The Court understands that the appropriate sentence is Life withcut parole, and the burden is on the defense to show pitication that the defendant deserves a 30 plus year sentence as opposed to life, and that burden that - the duty is to show mitigation. I think the first thing the Court would like to mention is the comments by all the families, both the victim's and the defendant's. There is no doubt that Mr. Pittman did a significant job of destroying both families. And it needs to be said, it includes his family, and, frankly, that's true in all murder cases. In regards to the pleas, I agree with Mr. Lipton that he had a right and that the attorneys had a duty to try the motion to suppress. That's what they should do, and I don't think that should affect the court's sentence. But then again, to the Court, to the authorities, Mr. Pittman denied everything up and until the (DNA) evidence of Ms. Boatwright's skin under his fingernails came, and in essence he didn't admit until that happened and the case became bnletproof. I've looked at the letters and I don't doubt the majority of them. The thing the Court finds interesting abcet them is that the overwhelming majority of them came from Hawaii and prior to his arrival in Oregon and reflec: a pretty good kid. Drucs seem to be pervasive in our society and certainly they had an affect on Mr. Pittman, but the fact remains the overwhelming number of drug users, by a substantial, substantial percent, do not commit murder. That was his choice. Although certainly I don't doubt he wasn't affected by drugs, but it in fact - and his grabbing of the gun in Linn County and the threats on his girlfriend lead me to the conclusion that Mr. Pittman is a dangerous person and continues to be a dangerous person. In all cases, the Court looks for something redeemable in a defendant and looks for a learning curve. Assuming that Mr. Pittman did the DUI in Hawaii and the drugs and a Forgery, basically since August of 2005, we've had a mini crime wave. I count, including Hawaii, Linn County, the two Boatwright incidents, the two assaults, incidents on the girlfriend, the two snowboard thefts and theft of the lady's purse - and I might add she was dang lucky she didn't catch him or she could have been seriously injured - we have 10 criminal episodes involving 17 crimes. From the vicious assault on Florence Boatwright or breaking into her house before, Mr. Pittman has shown he's learned nothing. The crime continues, Mr. Pittman made absolutely no attempt to rehabilitate himself. Up until this morning, Mr. Pittman has not shown the community or this Court any reason for redemption. Therefore, the Court is sentencing him to life without parole.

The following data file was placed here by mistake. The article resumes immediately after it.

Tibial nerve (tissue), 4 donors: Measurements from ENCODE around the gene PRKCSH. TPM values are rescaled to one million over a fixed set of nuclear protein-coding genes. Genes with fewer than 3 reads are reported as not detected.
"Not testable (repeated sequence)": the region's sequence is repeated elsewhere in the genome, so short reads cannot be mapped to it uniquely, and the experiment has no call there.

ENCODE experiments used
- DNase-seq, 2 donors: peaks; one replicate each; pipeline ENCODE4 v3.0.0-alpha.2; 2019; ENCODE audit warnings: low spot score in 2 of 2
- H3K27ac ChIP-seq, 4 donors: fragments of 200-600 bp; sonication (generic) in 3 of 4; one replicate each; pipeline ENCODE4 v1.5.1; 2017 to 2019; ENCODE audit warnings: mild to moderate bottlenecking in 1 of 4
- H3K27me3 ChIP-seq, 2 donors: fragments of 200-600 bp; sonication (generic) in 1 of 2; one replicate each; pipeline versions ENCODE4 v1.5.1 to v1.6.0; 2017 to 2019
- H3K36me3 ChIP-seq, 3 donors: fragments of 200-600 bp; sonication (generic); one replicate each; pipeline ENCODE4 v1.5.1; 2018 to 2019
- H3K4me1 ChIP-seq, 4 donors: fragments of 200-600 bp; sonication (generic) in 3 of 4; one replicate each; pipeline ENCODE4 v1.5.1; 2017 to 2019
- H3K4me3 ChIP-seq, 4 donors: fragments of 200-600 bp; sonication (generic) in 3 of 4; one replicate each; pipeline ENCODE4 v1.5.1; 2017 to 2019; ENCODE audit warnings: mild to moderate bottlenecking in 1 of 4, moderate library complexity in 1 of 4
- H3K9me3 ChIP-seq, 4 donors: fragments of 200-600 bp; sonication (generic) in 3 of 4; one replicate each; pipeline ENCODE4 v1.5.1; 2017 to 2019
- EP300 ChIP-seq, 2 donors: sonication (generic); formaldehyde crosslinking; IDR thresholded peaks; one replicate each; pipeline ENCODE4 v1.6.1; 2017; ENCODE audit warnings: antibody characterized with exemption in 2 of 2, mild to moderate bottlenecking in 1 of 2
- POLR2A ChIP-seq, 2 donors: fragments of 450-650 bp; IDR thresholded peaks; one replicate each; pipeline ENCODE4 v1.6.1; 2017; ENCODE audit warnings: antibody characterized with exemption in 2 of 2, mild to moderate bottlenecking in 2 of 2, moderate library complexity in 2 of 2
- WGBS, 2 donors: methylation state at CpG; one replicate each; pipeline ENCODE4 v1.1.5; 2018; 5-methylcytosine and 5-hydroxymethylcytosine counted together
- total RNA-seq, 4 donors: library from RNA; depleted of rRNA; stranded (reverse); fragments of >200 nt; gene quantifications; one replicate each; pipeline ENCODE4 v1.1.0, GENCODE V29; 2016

* * *
Mr. Pittman, you had 10 criminal episodes which meant you had nine chances to turn yourself around. You didn't do a thing. You deserve life without parole.

Ex. 105, Sent. Tr., pp. 59-61.

Petitioner did not take a direct appeal and instead filed for post-conviction relief ("PCR") in Umatilla County alleging that his trial attorneys were ineffective when they failed to: (1) adequately investigate his psychological and social histories; and (2) present mitigation evidence at sentencing. Respondent's Exhibit 106. The PCR trial court denied relief on both of these claims. Respondent's Exhibit 143. The Oregon Court of Appeals affirmed this decision without opinion, and the Oregon Supreme Court denied review. Respondent's Exhibits 147-L46.

With the assistance of appointed counsel, petitioner filed his Amended Petition. for Writ cf habeas Corpus on August 14, 2C12 wherein he raises seven grounds for relief containing a total of approximately 30 claims. Respondent asks the court to deny relief on the Amended Petition because: (1) most of petitioner's claims were not fairly presented to Oregon's state courts and are now procedurally ...